2. If it is determined that the person is an employee, determine if the employee is exempt or non-exempt.
    – Generally speaking, exempt employees operate with a high level of discretion and judgment and supervise other employees.  Exempt employees are not eligible for overtime pay.  In a state like California, employers are required to pay exempt employees at least twice the state minimum wage.

    – Generally speaking, non-exempt employees are administrative and nature and operate at the direction of a manager or supervisor.  Non-exempt employees are eligible to receive overtime pay.
  3. If an employee is determined to be non-exempt, the employer must pay the employee for all overtime hours and ensure the employee receives all federal and state required meal and rest breaks.  For example, in California, non-exempt employees should receive a 10-minute rest break for every four hours worked and a 30-minute meal break after 5 hours of work.
  4. For all employees, whether exempt or non-exempt, employers should ensure they are observing all federal and state equal employment opportunity, anti-discrimination, and harassment laws.  Employers should also ensure they are carrying the necessary insurances, such as workers compensation insurance, and providing any required medical or other benefits.  For example, in California, employers are required to provide both part and full-time employees with up to 3 paid sick days per year.

Experienced Employment Law Attorney, Mediator, Arbitrator, Investigator, Legal and Media Commentator 

Angela Reddock-Wright is an employment and labor law attorney, certified workplace and Title IX investigator (AWI-CH), mediator, and arbitrator in Los Angeles, CA. Known as the “Workplace Guru,” Angela is an influencer and leading authority on employment, workplace/HR, Title IX, hazing, and bullying issues.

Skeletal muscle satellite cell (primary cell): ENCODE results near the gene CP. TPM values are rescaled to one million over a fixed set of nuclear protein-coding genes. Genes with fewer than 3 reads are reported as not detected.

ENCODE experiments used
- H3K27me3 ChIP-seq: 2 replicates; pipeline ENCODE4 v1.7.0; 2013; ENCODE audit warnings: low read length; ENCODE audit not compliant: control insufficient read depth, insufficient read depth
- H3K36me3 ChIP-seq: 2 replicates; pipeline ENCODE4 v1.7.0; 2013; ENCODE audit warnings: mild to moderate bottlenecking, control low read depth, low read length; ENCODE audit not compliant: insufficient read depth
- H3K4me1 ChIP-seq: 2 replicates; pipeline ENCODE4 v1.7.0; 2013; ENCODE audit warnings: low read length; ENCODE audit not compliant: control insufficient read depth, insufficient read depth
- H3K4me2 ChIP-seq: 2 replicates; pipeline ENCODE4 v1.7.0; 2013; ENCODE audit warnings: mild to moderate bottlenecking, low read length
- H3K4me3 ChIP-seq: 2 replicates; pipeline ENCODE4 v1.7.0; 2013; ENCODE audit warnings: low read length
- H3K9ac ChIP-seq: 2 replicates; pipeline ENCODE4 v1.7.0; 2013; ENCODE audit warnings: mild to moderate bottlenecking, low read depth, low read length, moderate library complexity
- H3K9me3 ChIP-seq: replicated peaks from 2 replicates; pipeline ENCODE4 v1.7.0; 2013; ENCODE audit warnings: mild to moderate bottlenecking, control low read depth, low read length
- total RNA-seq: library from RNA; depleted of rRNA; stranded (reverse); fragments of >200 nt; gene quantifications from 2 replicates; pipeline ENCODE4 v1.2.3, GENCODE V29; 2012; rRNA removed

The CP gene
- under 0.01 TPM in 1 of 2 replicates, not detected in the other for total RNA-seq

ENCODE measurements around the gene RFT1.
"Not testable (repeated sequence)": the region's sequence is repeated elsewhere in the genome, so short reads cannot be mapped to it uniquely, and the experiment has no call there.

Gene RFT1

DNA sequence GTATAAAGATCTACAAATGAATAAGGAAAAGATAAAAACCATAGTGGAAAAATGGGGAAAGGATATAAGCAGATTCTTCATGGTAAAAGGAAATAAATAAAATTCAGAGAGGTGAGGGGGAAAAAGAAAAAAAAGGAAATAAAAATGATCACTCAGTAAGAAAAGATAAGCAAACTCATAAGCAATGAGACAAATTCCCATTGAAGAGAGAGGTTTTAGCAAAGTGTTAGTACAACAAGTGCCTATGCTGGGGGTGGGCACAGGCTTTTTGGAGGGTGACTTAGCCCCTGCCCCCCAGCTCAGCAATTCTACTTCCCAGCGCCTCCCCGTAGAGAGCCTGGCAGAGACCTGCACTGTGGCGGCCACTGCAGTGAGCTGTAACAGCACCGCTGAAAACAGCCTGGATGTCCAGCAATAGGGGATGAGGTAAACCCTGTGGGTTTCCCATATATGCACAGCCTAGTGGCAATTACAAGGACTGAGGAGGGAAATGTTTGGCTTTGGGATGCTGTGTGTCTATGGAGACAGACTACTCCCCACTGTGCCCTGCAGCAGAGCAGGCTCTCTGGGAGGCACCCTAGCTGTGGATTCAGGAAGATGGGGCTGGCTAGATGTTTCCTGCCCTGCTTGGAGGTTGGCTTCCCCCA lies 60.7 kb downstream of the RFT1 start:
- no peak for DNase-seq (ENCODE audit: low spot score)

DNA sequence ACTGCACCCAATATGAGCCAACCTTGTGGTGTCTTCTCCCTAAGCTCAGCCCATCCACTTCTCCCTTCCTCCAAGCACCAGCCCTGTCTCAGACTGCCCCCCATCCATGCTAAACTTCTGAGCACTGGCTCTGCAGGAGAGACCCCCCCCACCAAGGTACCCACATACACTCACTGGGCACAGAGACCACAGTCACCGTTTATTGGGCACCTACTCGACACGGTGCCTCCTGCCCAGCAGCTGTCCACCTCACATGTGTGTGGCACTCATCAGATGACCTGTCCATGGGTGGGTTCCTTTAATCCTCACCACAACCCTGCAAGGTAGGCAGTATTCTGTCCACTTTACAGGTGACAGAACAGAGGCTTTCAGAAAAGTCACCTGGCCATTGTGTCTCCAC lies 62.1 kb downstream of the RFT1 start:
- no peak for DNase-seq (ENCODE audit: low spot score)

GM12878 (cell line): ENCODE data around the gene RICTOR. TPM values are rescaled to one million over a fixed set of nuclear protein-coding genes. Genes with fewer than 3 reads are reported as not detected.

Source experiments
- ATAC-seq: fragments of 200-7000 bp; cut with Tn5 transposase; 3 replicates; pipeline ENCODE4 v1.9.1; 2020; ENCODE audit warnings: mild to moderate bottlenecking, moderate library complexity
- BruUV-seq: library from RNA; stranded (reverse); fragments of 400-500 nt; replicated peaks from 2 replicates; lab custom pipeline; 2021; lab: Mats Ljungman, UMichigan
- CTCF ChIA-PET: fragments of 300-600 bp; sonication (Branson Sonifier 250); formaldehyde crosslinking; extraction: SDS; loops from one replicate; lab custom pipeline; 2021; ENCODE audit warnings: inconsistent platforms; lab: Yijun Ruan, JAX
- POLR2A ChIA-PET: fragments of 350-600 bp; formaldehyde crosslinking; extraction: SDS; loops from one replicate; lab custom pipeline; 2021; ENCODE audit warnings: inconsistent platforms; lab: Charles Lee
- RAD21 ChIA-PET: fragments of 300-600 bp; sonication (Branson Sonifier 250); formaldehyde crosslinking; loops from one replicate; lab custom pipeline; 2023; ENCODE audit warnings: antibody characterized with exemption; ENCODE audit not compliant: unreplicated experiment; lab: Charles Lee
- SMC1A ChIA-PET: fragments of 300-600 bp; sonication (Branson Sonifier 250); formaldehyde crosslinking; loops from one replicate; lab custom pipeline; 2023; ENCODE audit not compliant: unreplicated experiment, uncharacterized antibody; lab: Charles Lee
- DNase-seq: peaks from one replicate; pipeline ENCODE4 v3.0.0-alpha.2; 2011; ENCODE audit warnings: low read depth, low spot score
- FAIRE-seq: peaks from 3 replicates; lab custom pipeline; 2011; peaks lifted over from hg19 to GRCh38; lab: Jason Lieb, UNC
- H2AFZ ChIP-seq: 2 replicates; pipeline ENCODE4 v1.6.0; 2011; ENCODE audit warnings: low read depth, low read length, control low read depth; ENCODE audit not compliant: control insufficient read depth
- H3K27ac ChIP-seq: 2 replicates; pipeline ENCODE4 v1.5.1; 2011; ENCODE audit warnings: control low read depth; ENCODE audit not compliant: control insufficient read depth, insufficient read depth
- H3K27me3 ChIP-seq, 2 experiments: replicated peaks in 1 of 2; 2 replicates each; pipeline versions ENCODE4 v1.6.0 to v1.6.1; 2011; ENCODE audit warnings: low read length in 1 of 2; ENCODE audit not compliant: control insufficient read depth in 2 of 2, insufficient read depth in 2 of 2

Angela is a regular legal and media commentator and analyst and has appeared on such media outlets as Entertainment Tonight, Law and Crime with Brian Ross, Court TV, CNN, ABC, CBS, Fox 11 News, KTLA-5, the Black News Channel, Fox Soul – The Black Report, NPR, KPCC, Airtalk-89.3, KJLH Front Page with Dominique DiPrima, the New York Times, the Washington Post, the LA Times, Yahoo! Entertainment, People Magazine, Essence Magazine, the Los Angeles Sentinel, LA Focus, Our Weekly and the Wave Newspapers.

Angela also is a member of the panel of distinguished mediators and arbitrators with Judicate West, a California company that represents the gold standard in dispute resolution. She also owns her own law firm, the Reddock Law Group of Los Angeles, specializing in workplace and Title IX discrimination, harassment, and sexual assault investigations.

For more information regarding resources for employers, businesses and employees during this time, connect with Angela on LinkedIn for new updates, or contact her here


This communication is not legal advice. It is educational only. For legal advice, consult with an experienced employment law attorney in your state or city.